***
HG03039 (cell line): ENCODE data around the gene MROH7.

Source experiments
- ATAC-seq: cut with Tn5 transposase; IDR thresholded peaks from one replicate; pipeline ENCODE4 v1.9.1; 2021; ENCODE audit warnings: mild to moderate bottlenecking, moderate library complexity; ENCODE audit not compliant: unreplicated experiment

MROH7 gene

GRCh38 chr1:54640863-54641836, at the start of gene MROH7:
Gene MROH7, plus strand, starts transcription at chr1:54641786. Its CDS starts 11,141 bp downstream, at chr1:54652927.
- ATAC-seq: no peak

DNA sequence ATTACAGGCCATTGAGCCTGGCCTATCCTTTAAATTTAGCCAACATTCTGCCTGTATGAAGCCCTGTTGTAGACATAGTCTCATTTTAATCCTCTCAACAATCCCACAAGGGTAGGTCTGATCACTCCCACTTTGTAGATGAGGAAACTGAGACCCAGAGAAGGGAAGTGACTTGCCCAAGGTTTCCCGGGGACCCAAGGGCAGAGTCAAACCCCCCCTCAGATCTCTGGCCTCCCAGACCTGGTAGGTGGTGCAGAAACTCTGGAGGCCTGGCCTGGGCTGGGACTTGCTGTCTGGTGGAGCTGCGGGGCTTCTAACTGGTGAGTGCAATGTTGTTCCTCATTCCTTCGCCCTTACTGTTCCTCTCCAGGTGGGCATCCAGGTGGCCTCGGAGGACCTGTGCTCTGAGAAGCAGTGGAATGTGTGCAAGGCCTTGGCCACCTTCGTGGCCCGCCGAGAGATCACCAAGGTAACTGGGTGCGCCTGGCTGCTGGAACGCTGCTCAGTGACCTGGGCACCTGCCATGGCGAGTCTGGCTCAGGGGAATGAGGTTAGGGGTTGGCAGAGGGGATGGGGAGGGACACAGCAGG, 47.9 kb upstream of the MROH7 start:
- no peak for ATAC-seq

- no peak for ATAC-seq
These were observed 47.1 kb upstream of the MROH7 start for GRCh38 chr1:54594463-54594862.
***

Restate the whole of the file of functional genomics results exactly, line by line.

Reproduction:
HG03039 (cell line): ENCODE data around the gene MROH7.

Source experiments
- ATAC-seq: cut with Tn5 transposase; IDR thresholded peaks from one replicate; pipeline ENCODE4 v1.9.1; 2021; ENCODE audit warnings: mild to moderate bottlenecking, moderate library complexity; ENCODE audit not compliant: unreplicated experiment

MROH7 gene

GRCh38 chr1:54640863-54641836, at the start of gene MROH7:
Gene MROH7, plus strand, starts transcription at chr1:54641786. Its CDS starts 11,141 bp downstream, at chr1:54652927.
- ATAC-seq: no peak

DNA sequence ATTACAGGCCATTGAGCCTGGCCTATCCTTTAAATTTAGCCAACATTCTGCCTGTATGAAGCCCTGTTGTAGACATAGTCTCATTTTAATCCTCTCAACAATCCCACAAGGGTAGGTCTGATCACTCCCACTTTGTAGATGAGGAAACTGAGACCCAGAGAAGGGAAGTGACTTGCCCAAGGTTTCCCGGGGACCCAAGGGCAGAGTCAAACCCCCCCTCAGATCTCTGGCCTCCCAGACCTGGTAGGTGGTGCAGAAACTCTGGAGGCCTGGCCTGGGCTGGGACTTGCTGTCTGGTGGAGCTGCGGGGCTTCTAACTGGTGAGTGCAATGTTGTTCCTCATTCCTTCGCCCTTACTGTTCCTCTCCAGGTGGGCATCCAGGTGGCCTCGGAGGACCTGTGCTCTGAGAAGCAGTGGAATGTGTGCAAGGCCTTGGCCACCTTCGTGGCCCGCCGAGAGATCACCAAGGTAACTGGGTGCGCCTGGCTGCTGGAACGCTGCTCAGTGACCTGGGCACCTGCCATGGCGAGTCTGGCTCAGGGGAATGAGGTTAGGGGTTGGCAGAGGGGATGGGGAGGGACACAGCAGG, 47.9 kb upstream of the MROH7 start:
- no peak for ATAC-seq

- no peak for ATAC-seq
These were observed 47.1 kb upstream of the MROH7 start for GRCh38 chr1:54594463-54594862.